Listen to the Master: Ben Moon, Part 2
WHAT YOU WANT TO DO
It’s difficult to give hard-and-fast rules because you can’t train for everything. First of all, you need a good idea of what you want to do.
A LITTLE AND OFTEN
A little and often will take you a lot further than loads but rarely! In those periods when you don’t feel so motivated try to do something. Keep ticking over.
BE PATIENT, LET IT HAPPEN
Don’t expect too much. Setting unrealistic goals will kill your motivation and motivation is everything. If your best on-sight is 7b that doesn’t mean your on-sight level is 7b. When everything has gone well, you’re nearing the end of a summer climbing maybe, but your base level will probably be closer 6c+/7a. Be realistic with your goals. You have to work through each level to get where you want to be. Be patient, let it happen.
AT THE START
At the start of any training regime it’s important to get into shape by doing low-intensity, high-volume workouts.
THE BASIC PLAN OF TRAINING POWER
The basic plan is to train power in four- or five-week blocks, and break them up with two weeks of endurance or power-endurance. These breaks give your body rest and help you break out of ruts. Last year, during a two-week period, I did 30-move power-endurance circuits and came back to my power problems way stronger.
START OF TYPICAL POWER SESSION
I’ll start typical power session by stretching for 15 minutes and warming up for 20 minutes. Then I’ll spend 20 minutes doing ladders on a campus board. Then I’ll boulder. Goals are important, so I have certain problems – inside and out on different surfaces and angles – that I know are really hard. At the start of a training period I might not be able to do any of them, but my goal is to do them all. I don’t get obsessed though; I might just try the individual moves on one problem, or a link, three or four times before moving on. I don’t think trashing yourself works, so I stop bouldering when I feel I’ve still got something left.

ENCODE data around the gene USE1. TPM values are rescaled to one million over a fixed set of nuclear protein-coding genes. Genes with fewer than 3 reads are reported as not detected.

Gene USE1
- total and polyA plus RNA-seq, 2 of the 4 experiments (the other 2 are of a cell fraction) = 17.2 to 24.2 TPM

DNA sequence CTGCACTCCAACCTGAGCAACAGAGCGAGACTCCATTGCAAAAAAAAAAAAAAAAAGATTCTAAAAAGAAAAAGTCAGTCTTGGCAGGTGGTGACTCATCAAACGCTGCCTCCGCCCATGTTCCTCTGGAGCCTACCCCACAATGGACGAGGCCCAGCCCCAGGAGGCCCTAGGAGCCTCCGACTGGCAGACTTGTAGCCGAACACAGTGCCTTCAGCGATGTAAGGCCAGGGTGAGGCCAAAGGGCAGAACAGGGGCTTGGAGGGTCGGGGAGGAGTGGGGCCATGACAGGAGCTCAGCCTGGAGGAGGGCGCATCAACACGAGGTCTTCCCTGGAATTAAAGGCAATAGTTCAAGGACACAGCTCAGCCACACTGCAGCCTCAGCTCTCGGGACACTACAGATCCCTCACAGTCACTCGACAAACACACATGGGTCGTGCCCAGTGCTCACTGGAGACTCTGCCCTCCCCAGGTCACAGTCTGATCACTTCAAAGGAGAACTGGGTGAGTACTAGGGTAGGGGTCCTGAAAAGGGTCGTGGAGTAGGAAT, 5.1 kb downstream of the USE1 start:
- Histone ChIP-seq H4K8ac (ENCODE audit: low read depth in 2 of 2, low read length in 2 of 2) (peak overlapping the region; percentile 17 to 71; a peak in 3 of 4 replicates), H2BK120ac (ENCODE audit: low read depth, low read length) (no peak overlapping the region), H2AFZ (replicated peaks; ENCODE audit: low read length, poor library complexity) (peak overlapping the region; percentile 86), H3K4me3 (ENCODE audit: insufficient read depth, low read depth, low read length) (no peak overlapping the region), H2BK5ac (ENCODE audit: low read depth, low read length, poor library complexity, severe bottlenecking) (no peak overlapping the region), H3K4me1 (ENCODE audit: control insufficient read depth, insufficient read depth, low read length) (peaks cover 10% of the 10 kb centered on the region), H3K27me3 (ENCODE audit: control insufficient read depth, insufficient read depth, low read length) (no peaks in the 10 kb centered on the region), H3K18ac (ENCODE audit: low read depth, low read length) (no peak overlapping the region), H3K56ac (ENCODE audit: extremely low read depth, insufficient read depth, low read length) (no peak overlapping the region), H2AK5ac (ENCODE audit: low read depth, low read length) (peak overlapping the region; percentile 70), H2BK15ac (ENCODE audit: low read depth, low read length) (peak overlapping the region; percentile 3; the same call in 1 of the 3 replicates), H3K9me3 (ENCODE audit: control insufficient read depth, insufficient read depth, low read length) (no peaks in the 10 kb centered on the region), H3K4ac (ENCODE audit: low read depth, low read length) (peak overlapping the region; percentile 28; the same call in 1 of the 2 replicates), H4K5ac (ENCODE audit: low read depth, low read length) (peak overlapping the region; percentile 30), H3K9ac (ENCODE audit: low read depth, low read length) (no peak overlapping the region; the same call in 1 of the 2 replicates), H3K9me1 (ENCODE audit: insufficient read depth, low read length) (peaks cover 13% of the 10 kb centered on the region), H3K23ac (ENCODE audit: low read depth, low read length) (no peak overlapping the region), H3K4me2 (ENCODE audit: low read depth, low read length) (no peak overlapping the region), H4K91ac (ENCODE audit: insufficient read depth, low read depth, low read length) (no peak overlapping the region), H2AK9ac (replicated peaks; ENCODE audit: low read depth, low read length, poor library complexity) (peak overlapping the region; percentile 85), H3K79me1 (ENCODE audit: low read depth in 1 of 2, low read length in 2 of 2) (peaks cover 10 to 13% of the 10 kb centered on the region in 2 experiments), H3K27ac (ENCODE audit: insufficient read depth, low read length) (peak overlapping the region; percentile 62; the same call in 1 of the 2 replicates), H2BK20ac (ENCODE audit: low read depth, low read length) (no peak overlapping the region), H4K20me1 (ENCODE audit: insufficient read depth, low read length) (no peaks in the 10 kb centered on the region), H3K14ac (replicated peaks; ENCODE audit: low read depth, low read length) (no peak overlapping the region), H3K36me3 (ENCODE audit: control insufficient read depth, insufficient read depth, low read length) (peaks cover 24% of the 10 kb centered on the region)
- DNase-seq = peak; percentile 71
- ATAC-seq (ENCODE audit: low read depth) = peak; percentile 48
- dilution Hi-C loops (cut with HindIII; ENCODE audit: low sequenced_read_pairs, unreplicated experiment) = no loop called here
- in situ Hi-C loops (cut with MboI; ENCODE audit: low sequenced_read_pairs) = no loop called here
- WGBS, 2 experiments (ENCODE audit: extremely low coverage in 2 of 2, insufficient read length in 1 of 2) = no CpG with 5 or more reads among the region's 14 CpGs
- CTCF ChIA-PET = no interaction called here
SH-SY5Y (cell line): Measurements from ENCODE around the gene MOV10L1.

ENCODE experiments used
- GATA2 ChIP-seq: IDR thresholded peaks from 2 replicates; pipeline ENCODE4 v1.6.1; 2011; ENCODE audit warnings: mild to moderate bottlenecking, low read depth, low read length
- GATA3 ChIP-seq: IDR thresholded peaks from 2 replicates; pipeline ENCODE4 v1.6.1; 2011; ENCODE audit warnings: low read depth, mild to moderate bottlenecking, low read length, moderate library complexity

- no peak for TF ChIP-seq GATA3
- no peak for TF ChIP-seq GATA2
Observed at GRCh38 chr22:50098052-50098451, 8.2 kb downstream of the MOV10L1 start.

WEIGHTS BEFORE A REST
On the day before a rest day I’ll finish off with weights: two sets of power pulls, bench press, military press, upright rows, and biceps and triceps curls. [At the very start] I can do up to 12 reps (that’s quite high) but after six or seven sessions I move to higher weights and lower reps. You’ve got to be careful not to do too much. It takes quite a while for your body to get used to it. In an ideal world I’d like to do weights twice a week.
I record everything in a training diary – you get stronger very gradually so it’s useful to look back and see what you were doing in terms of quality and quantity in a set amount of time.
IT’S NO GOOD IF YOU’RE NOT HAPPY
Training takes mental effort. It’s no good if you’re not happy, so I don’t diet, although I do try to eat healthy food.
I’ve tried amino acids and a few other things, but I think it’s really hard to tell if they’re any good.
I think if you run hard on rest days, then it’s definitely going to be bad, but if you can hold back a bit and do just 30 or 40 minutes of medium-pace running, it’s going to help your general fitness in terms of recovery [capabilities] and aerobic fitness. In general I can say I don’t know if running improves my climbing but it makes me feel happy.
JUST CLIMB, CLIMB, CLIMB …
I think that young people worry too much about training and don’t climb enough. Now, I spend all my time training, but in the early days I’d climb, climb, climb. Technique is the key; all good climbers have it, and you’re not going to get it on a campus board, or doing footless problems, or even climbing on plastic. The time to start training is when you stop improving.
WANT SOMETHING BADLY ENOUGH
If you want something badly enough and you work at it, you’ll probably get it, and that comes from the love of climbing.
Lisa Morgan, Full Moon, “Climbing” 1994, No. 147
Marius Morstad, Training with Ben & Jerry, “On The Edge” 1999, No. 92
Dave Pegg, Shooting the Moon, “Climbing” 1996, No. 164
Photos: Samuel Bié